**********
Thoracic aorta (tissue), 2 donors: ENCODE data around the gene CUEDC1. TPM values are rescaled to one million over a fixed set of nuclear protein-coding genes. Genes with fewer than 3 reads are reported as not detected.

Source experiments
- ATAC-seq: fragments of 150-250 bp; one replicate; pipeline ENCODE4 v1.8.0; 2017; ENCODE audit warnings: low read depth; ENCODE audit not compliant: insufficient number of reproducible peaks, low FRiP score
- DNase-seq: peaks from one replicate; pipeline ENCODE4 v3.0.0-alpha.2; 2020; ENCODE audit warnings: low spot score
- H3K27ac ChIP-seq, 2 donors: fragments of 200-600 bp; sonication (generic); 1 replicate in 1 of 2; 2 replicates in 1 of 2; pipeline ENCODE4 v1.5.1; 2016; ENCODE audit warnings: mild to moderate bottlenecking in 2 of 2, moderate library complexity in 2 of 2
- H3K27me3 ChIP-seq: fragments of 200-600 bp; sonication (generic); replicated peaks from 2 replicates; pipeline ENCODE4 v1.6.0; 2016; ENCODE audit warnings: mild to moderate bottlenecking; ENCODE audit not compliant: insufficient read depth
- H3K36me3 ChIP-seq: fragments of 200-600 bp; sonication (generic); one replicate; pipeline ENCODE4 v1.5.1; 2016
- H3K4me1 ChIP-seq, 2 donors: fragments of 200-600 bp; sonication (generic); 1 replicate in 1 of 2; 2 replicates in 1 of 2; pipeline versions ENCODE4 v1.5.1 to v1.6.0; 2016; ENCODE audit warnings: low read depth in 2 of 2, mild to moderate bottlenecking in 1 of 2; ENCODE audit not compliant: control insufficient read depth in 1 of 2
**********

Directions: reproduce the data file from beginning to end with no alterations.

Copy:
Thoracic aorta (tissue), 2 donors: ENCODE data around the gene CUEDC1. TPM values are rescaled to one million over a fixed set of nuclear protein-coding genes. Genes with fewer than 3 reads are reported as not detected.

Source experiments
- ATAC-seq: fragments of 150-250 bp; one replicate; pipeline ENCODE4 v1.8.0; 2017; ENCODE audit warnings: low read depth; ENCODE audit not compliant: insufficient number of reproducible peaks, low FRiP score
- DNase-seq: peaks from one replicate; pipeline ENCODE4 v3.0.0-alpha.2; 2020; ENCODE audit warnings: low spot score
- H3K27ac ChIP-seq, 2 donors: fragments of 200-600 bp; sonication (generic); 1 replicate in 1 of 2; 2 replicates in 1 of 2; pipeline ENCODE4 v1.5.1; 2016; ENCODE audit warnings: mild to moderate bottlenecking in 2 of 2, moderate library complexity in 2 of 2
- H3K27me3 ChIP-seq: fragments of 200-600 bp; sonication (generic); replicated peaks from 2 replicates; pipeline ENCODE4 v1.6.0; 2016; ENCODE audit warnings: mild to moderate bottlenecking; ENCODE audit not compliant: insufficient read depth
- H3K36me3 ChIP-seq: fragments of 200-600 bp; sonication (generic); one replicate; pipeline ENCODE4 v1.5.1; 2016
- H3K4me1 ChIP-seq, 2 donors: fragments of 200-600 bp; sonication (generic); 1 replicate in 1 of 2; 2 replicates in 1 of 2; pipeline versions ENCODE4 v1.5.1 to v1.6.0; 2016; ENCODE audit warnings: low read depth in 2 of 2, mild to moderate bottlenecking in 1 of 2; ENCODE audit not compliant: control insufficient read depth in 1 of 2